Utilising the High Frequency (HF) spectrum, while not as user friendly, can provide an advantage for local tactical voice communications by employing HF Near Vertical Incidence Skywave (NVIS). NVIS uses a horizontal antenna which radiates most of its energy upwards, providing communication out to maybe 500km and does not have a skip zone so long as the antenna is established correctly. Utilising NVIS significantly degrades the enemy’s ability to detect, intercept and direction find the radiating source as minimal energy is radiated sideways.[ii] Further to general HF propagation principles, there are modes which can be employed with modern radios to reduce the probability of detection and intercept further by utilising frequency hopping.[iii] These modern technologies should be employed with alternate and sometimes tertiary systems to ensure redundant communications, whilst weighing up against deception requirements.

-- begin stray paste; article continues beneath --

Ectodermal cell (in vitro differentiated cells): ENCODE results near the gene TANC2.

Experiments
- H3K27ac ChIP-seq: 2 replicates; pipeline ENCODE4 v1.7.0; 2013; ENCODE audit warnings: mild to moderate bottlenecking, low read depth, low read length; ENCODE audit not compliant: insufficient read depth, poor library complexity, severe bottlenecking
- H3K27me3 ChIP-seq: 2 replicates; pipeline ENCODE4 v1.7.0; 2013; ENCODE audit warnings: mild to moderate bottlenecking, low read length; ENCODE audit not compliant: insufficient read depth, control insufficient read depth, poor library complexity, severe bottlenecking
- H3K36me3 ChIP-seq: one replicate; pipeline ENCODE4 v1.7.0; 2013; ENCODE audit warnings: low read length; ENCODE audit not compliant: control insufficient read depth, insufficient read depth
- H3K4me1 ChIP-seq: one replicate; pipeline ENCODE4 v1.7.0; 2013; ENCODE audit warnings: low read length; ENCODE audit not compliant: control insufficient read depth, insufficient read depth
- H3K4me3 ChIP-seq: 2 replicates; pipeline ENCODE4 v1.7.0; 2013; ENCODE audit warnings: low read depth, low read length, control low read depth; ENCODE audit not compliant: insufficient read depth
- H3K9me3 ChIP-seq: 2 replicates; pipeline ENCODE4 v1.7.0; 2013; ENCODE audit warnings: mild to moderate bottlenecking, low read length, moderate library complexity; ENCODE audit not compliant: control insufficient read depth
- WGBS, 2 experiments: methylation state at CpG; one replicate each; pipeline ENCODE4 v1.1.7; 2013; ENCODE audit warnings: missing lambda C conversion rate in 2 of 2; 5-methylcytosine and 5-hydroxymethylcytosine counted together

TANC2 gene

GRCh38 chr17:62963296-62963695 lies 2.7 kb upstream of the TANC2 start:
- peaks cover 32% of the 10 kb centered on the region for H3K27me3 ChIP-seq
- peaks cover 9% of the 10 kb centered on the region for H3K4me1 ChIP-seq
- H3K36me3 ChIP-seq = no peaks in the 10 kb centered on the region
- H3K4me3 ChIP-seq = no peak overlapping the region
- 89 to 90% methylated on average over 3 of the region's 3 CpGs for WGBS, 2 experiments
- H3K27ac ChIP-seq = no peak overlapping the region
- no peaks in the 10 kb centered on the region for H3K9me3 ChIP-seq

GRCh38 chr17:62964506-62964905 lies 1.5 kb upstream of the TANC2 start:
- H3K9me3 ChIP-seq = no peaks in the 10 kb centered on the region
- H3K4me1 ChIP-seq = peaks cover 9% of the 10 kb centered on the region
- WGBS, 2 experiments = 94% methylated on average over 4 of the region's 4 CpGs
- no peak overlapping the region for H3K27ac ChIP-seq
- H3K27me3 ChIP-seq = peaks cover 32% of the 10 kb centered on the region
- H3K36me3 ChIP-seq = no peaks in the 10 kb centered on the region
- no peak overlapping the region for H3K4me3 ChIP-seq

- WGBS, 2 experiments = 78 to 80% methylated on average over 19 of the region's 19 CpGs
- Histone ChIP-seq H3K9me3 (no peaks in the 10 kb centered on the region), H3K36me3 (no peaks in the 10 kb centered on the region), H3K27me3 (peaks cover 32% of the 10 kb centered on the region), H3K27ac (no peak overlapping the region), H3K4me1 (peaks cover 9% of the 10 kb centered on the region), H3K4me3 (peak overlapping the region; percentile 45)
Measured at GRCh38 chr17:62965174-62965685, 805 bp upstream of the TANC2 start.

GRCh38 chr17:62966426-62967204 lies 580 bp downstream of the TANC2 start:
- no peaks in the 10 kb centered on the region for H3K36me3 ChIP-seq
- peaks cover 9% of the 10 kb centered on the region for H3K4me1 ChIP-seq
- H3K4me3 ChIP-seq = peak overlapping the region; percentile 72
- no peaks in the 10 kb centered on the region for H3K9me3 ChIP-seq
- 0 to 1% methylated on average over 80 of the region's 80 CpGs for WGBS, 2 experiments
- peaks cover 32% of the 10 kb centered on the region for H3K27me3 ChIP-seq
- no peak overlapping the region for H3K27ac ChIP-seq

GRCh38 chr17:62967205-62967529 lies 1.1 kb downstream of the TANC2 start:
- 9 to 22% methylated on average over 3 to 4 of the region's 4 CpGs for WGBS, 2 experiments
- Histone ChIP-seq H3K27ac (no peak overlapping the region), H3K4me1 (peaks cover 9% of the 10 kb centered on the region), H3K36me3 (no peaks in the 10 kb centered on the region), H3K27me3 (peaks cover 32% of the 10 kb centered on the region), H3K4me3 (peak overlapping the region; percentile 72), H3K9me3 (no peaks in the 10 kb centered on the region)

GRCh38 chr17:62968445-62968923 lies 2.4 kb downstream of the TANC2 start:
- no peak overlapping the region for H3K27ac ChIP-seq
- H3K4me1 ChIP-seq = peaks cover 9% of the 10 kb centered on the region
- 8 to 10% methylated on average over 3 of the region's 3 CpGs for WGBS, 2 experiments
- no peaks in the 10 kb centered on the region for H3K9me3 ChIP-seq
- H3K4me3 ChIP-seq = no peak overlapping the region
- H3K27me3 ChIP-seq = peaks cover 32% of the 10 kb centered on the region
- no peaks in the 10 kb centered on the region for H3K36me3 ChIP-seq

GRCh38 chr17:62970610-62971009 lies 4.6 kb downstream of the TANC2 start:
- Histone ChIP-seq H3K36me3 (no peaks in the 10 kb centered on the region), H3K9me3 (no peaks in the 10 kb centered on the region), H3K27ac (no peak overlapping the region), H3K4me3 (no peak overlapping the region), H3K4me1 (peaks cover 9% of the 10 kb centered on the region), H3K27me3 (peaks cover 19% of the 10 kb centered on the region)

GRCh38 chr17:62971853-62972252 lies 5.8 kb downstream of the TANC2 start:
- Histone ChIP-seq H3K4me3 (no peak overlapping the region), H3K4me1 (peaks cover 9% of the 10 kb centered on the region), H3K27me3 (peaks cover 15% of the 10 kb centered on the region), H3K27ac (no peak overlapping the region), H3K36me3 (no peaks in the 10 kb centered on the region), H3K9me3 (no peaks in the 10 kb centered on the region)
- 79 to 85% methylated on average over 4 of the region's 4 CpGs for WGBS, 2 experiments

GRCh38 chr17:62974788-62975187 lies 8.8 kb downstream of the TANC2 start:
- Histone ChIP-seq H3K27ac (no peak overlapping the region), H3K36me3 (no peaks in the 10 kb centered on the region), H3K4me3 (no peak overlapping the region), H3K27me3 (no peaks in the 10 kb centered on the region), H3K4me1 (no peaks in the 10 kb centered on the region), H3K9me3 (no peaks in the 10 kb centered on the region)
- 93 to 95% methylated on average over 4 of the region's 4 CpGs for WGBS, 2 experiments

There is focus on communication redundancy in Battle Group and below space; however, greater consideration is needed for bearers out of the brigade’s area of operation due to current dependency on wideband Satellite Communication (SATCOM). Communication planners may claim redundancy by using a military satellite constellation as a primary bearer and a commercial constellation as an alternate, but these are both SATCOM and are both susceptible to similar threats from both the enemy and congestion of the spectrum.